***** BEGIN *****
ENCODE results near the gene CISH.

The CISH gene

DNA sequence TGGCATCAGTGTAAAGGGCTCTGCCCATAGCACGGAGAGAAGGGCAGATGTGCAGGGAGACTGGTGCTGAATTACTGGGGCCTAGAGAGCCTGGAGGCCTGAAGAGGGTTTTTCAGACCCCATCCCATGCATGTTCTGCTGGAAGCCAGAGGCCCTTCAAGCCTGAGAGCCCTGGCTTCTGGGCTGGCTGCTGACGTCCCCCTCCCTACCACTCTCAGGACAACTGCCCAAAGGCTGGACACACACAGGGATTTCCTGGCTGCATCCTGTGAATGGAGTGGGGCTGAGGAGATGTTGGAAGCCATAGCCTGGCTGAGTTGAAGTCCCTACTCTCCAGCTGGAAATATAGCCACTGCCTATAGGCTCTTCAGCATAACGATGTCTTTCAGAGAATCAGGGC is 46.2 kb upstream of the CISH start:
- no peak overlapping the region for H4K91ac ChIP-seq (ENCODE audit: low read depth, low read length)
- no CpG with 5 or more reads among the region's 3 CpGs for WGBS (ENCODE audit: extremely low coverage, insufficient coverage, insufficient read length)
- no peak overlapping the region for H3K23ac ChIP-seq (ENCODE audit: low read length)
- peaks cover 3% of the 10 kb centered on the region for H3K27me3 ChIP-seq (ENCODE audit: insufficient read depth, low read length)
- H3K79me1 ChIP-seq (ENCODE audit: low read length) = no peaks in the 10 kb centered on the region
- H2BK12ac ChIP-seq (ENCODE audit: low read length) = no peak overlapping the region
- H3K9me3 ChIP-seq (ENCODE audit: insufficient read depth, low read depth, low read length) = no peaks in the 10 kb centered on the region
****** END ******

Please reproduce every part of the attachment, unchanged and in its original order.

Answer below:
ENCODE results near the gene CISH.

The CISH gene

DNA sequence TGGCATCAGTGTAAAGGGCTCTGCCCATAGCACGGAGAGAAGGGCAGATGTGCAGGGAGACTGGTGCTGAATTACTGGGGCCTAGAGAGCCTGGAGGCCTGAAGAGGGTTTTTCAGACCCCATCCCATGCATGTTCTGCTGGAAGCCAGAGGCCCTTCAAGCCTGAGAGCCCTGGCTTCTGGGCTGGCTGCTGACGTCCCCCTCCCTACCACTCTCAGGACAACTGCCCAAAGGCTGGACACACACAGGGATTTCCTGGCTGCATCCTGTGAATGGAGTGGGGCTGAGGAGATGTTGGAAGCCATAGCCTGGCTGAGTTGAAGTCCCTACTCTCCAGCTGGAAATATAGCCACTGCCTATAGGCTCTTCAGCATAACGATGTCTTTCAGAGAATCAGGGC is 46.2 kb upstream of the CISH start:
- no peak overlapping the region for H4K91ac ChIP-seq (ENCODE audit: low read depth, low read length)
- no CpG with 5 or more reads among the region's 3 CpGs for WGBS (ENCODE audit: extremely low coverage, insufficient coverage, insufficient read length)
- no peak overlapping the region for H3K23ac ChIP-seq (ENCODE audit: low read length)
- peaks cover 3% of the 10 kb centered on the region for H3K27me3 ChIP-seq (ENCODE audit: insufficient read depth, low read length)
- H3K79me1 ChIP-seq (ENCODE audit: low read length) = no peaks in the 10 kb centered on the region
- H2BK12ac ChIP-seq (ENCODE audit: low read length) = no peak overlapping the region
- H3K9me3 ChIP-seq (ENCODE audit: insufficient read depth, low read depth, low read length) = no peaks in the 10 kb centered on the region